There are two categories depending on whether the vehicle carries passengers or commodities. Vehicles that carry commodities are further subdivided by number of axles and number of units, the United States Environmental Protection Agency has developed a classification scheme used to compare fuel economy among similar vehicles. Passenger vehicles are classified based on a total interior passenger. Trucks are classified based upon their gross vehicle weight rating, heavy duty vehicles are not included within the EPA scheme. A similar set of classes is used by the Canadian EPA, in Australia, the Federal Chamber of Automotive Industries publishes its own classifications. This is a table listing several different methods of vehicle classification. Straddling the boundary between car and motorbike, these vehicles have engines under 1.0 litre, typically only two passengers, and are sometimes unorthodox in construction. Some microcars are three-wheelers, while the majority have four wheels, microcars were popular in post-war Europe, where their appearance led them to be called Bubble cars.
More recent microcars are often electric powered, the size of ultracompact cars will be less than minicars, but have engine greater than 50cc displacement and able to transport 1 or 2 persons. Ultracompact cars cannot use standard, because of strict safety standards for minicars. The regulation about running capacity and safety performance of cars will be published in early autumn. Today, there are smaller than ultracompact cars, called category-1 motorized vehicles which it has 50cc displacement or less
Superleggera is an automobile coachwork construction technology developed by Felice Bianchi Anderloni of Italian coachbuilder Carrozzeria Touring Superleggera. The company was located just north of Milan, near Alfa Romeo, Italian Citroën, the first superleggera bodyworks were made for these companies. Touring licensed Charles Weymanns system of fabric-covered lightweight frames, which led to Touring’s own superleggera construction, aside from light weight, the superleggera construction system allows great design and manufacturing flexibility, enabling coachbuilders to quickly construct innovative body shapes. The superleggera tubes were brazed to shape on a jig and the panels were fitted over this. The panels are attached at their edges, mostly by swaging the panel edges over angle-section strips on the steel framework. Most of the panel has no rigid or metal-to-metal contact with the framework, it rests on it. The superleggera system was based on the use of Duralumin. In England after World War II, the alloy Birmabright was used, as it was stiffer in thin sheets, the superleggera system is no longer used in high-volume automobile production for a number of reasons.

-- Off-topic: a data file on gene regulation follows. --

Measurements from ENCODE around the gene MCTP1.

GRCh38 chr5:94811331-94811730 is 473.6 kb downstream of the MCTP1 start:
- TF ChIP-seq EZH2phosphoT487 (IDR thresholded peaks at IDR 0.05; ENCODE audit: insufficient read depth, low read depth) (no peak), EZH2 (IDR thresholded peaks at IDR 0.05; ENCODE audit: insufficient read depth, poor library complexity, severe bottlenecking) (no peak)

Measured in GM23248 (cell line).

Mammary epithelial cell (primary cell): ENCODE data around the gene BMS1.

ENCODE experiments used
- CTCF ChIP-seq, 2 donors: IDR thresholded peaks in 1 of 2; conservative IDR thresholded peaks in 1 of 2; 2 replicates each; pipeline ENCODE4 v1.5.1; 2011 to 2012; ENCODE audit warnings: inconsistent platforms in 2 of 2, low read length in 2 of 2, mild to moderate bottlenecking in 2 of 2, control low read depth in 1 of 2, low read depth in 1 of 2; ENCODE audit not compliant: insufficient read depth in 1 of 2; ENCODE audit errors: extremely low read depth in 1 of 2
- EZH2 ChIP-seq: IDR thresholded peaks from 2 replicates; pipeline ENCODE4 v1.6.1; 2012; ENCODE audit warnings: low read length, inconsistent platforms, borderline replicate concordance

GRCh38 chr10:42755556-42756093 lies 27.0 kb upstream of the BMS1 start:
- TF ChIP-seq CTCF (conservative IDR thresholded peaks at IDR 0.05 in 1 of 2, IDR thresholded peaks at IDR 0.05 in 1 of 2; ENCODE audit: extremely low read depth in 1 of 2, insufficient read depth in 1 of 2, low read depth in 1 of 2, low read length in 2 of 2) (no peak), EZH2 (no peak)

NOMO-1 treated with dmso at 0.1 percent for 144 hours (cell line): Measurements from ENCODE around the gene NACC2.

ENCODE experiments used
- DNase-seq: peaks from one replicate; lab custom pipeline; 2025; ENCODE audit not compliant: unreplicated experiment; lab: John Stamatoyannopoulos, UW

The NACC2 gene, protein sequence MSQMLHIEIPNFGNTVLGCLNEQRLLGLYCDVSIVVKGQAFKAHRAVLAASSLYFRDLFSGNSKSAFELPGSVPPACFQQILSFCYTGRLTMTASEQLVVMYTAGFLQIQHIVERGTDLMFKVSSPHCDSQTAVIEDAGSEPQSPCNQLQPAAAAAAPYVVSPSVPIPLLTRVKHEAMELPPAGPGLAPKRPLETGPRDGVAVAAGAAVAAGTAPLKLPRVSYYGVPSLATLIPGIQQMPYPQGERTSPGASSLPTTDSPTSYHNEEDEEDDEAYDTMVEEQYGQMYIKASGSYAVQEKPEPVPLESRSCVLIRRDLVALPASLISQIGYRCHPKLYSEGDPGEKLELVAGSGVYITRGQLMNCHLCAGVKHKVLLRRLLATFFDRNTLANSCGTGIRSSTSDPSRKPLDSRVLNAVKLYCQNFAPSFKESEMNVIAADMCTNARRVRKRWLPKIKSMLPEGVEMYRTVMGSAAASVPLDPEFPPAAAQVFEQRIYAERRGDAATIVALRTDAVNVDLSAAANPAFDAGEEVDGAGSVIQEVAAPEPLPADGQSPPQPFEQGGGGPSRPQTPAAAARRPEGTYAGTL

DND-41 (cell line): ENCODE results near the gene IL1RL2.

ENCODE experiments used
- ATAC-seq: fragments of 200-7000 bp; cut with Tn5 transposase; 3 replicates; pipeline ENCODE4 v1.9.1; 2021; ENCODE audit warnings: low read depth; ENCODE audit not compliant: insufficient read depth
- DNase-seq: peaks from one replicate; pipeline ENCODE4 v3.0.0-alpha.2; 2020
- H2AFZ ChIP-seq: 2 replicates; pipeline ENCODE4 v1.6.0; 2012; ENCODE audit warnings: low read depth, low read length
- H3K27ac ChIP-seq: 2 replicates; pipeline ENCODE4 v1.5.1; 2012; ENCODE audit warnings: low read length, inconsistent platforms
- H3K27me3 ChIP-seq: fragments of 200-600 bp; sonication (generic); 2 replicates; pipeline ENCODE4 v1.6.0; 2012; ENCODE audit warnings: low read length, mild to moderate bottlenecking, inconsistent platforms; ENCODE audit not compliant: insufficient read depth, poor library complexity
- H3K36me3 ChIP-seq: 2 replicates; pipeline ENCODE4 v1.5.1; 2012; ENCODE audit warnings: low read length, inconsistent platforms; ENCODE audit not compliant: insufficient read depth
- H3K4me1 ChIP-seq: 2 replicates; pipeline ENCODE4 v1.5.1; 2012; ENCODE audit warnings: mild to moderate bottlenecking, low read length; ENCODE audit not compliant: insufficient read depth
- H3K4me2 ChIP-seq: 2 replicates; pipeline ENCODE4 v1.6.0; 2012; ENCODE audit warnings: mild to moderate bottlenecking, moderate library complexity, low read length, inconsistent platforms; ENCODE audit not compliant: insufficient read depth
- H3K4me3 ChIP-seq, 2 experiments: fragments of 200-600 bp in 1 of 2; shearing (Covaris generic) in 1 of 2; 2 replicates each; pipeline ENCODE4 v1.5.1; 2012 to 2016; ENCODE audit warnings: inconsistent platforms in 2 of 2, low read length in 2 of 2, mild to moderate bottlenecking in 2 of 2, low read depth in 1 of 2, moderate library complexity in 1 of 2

Car makers such as Bristol, which had aircraft industry experience, were successful in countering galvanic corrosion than other manufacturers. Bristol introduced Superleggera construction on the Bristol 401 of 1948, Superleggera is a trademark owned by Carrozzeria Touring Superleggera s. r. l. The modern incarnation of the firm that patented the system in 1936, Carrozzeria Touring licensed the superleggera construction system to Aston Martin, who designed and manufactured superleggera bodywork for the DB4 and DB5. Several other manufacturers created automobiles using Carozzeria Tourings superleggera construction technology
Development in this region is restricted by the Metropolitan Green Belt. Other large settlements include the county town of Aylesbury, Marlow in the south near the Thames and Princes Risborough in the west near Oxford. Some areas without rail links to London, such as around the old county town of Buckingham. The largest town is Milton Keynes in the northeast, which with the area is administered as a unitary authority separately to the rest of Buckinghamshire. The remainder of the county is administered by Buckinghamshire County Council as a non-metropolitan county, in national elections, Buckinghamshire is considered a reliable supporter of the Conservative Party. A large part of the Chiltern Hills, an Area of Outstanding Natural Beauty, runs through the south of the county and attracts many walkers, in this area older buildings are often made from local flint and red brick. Chequers, an estate owned by the government, is the country retreat of the incumbent Prime Minister. To the north of the county lies rolling countryside in the Vale of Aylesbury, the Thames forms part of the county’s southwestern boundary.